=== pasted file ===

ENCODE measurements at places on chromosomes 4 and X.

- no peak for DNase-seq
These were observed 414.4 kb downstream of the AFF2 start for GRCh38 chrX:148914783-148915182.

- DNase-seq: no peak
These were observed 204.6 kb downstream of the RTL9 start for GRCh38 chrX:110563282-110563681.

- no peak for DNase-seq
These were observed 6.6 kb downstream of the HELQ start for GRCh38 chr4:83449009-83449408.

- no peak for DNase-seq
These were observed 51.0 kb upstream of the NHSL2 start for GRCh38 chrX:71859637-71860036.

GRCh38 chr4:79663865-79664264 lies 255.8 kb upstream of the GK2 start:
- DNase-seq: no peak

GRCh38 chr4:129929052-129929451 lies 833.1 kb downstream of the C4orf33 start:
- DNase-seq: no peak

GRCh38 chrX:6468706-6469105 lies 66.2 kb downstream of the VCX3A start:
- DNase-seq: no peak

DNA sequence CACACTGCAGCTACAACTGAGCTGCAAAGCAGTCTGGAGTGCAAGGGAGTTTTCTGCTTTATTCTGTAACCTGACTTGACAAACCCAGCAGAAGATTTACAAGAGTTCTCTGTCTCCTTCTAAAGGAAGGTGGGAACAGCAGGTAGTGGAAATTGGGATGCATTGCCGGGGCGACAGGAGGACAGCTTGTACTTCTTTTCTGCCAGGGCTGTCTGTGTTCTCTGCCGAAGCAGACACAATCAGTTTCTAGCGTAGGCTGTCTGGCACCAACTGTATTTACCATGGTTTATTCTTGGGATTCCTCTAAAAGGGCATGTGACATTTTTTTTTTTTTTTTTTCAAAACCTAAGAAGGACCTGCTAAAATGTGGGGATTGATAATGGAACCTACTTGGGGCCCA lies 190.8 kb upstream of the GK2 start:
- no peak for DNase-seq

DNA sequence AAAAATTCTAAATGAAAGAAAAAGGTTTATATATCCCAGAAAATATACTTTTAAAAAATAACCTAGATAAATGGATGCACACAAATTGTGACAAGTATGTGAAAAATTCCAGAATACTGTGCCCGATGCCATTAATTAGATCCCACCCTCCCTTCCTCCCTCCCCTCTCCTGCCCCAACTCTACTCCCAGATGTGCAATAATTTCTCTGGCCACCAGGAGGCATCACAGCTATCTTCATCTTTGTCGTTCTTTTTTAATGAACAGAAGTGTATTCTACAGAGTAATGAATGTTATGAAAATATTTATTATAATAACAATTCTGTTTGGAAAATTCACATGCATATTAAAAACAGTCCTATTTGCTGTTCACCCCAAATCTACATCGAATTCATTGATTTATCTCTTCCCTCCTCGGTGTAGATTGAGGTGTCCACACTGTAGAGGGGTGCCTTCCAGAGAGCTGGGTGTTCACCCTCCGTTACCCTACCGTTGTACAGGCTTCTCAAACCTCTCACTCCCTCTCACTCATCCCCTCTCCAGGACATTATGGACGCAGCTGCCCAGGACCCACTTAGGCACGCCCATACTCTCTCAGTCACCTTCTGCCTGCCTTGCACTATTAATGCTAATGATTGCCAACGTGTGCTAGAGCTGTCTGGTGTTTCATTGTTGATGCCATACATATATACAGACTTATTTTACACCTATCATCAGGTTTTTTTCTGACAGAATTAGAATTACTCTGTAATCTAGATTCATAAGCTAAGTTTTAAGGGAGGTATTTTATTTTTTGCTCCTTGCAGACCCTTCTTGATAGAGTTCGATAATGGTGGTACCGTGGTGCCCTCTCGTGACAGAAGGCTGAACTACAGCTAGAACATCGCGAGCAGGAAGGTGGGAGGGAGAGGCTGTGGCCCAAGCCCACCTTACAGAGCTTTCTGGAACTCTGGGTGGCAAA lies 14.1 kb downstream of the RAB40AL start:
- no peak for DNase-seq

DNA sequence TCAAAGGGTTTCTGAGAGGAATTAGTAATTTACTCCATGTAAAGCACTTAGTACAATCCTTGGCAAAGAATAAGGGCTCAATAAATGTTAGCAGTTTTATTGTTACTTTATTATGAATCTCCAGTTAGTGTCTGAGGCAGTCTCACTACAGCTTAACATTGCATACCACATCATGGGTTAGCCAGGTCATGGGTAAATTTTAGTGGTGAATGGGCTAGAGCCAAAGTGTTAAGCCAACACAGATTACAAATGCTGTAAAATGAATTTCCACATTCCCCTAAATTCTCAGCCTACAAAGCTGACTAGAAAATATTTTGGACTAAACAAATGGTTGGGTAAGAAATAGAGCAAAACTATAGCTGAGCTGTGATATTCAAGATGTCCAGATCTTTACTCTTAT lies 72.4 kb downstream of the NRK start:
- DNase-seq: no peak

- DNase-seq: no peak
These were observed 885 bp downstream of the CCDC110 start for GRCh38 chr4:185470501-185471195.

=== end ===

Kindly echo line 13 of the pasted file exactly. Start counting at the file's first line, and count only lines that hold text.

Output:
- DNase-seq: no peak